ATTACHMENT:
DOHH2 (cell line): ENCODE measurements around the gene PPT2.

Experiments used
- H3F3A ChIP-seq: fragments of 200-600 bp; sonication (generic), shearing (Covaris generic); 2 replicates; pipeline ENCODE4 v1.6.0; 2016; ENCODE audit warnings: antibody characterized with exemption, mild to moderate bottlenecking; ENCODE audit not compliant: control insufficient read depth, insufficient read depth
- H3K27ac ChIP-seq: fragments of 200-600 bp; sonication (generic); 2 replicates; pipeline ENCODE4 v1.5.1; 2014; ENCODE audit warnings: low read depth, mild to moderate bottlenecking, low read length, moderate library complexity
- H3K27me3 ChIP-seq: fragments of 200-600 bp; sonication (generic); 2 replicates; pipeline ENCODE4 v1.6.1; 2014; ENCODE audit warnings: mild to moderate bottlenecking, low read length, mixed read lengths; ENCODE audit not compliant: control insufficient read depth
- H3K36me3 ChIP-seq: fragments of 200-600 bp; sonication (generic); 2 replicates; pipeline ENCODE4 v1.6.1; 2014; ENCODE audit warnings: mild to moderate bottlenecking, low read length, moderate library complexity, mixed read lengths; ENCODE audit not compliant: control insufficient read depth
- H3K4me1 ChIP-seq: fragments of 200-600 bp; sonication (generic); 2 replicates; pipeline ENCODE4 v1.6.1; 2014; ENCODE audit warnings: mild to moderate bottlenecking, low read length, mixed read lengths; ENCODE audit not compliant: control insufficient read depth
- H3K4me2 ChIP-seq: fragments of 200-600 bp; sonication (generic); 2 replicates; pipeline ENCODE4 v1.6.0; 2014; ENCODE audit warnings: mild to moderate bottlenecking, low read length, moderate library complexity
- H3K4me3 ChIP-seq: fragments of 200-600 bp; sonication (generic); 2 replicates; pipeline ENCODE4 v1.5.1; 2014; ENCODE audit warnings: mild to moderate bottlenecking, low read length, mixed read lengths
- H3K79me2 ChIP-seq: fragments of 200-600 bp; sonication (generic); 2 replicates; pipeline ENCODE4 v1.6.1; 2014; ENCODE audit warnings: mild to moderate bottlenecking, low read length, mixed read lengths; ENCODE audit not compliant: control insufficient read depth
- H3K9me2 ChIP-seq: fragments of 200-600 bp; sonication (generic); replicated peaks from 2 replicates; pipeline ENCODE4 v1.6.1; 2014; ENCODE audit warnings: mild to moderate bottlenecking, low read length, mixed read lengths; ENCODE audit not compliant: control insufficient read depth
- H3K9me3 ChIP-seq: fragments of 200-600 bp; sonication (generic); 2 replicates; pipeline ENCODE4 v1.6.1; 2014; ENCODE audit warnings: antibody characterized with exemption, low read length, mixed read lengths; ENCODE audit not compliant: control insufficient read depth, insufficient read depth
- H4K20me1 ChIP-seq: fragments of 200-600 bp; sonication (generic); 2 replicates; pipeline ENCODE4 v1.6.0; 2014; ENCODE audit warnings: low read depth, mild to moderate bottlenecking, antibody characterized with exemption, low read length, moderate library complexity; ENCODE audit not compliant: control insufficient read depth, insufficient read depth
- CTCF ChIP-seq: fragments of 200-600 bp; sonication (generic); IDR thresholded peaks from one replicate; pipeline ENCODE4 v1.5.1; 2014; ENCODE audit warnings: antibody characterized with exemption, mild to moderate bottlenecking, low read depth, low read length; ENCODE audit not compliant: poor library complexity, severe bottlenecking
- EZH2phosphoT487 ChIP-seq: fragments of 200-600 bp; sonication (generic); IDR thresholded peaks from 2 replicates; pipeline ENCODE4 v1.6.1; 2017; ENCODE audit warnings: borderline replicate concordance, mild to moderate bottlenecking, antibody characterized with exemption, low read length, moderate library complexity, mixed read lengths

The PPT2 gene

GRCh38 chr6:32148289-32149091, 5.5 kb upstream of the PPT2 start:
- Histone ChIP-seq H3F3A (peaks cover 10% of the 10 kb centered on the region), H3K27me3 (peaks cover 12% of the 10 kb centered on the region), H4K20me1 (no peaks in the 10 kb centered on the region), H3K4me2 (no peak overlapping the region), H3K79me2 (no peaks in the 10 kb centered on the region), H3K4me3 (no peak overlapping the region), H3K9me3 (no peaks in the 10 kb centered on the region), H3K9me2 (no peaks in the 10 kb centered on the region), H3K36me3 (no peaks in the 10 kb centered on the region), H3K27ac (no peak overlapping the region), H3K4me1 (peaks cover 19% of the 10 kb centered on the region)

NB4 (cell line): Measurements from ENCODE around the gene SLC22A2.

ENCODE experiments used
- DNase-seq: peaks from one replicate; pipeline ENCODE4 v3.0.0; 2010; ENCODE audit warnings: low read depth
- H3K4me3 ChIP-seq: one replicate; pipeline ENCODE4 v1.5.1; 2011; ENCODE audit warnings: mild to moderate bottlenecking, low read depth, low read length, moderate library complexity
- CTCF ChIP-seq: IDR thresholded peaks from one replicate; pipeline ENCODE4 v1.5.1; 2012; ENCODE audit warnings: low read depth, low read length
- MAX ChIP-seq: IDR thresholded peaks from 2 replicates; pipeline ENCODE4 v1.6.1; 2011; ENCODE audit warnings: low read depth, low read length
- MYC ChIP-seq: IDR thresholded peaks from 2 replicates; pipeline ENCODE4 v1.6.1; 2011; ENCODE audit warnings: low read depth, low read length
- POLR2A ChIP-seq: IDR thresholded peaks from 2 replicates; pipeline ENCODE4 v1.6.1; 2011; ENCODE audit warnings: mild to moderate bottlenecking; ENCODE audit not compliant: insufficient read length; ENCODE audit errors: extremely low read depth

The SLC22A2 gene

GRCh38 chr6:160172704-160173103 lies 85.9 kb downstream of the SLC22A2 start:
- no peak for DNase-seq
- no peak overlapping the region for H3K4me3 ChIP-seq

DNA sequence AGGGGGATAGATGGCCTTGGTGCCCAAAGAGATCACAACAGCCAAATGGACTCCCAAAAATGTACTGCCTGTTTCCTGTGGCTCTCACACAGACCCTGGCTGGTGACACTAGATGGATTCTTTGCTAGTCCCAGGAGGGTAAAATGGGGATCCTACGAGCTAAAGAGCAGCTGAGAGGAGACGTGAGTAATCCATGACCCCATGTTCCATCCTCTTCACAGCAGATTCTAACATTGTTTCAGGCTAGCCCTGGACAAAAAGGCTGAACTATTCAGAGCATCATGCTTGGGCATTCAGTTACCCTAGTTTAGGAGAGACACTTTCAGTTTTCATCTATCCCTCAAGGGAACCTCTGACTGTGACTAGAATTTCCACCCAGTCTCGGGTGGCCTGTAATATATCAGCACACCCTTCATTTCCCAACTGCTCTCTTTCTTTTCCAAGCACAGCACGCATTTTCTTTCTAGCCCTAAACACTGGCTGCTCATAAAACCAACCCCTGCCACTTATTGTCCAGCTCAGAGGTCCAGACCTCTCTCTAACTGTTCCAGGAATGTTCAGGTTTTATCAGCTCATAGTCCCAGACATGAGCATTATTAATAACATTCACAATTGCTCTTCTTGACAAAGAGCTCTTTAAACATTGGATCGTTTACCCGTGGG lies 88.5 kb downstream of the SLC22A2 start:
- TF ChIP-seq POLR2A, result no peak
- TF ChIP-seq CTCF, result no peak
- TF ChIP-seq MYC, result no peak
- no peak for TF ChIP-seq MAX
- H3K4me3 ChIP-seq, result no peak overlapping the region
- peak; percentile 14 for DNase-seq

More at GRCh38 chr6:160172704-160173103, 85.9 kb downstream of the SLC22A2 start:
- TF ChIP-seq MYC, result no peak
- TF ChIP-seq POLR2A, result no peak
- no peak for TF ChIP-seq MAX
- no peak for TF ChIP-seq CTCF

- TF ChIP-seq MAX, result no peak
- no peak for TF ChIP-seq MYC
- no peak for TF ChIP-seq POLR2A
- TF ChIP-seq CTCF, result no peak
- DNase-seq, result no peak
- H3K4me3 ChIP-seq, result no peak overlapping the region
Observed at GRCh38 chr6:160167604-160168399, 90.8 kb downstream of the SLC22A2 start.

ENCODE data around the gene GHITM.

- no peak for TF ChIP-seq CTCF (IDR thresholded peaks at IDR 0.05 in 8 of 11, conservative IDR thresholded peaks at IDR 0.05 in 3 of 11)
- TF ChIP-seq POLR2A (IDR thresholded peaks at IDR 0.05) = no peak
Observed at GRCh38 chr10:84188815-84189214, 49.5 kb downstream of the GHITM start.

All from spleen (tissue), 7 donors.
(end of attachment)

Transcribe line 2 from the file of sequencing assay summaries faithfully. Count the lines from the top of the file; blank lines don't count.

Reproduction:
Experiments used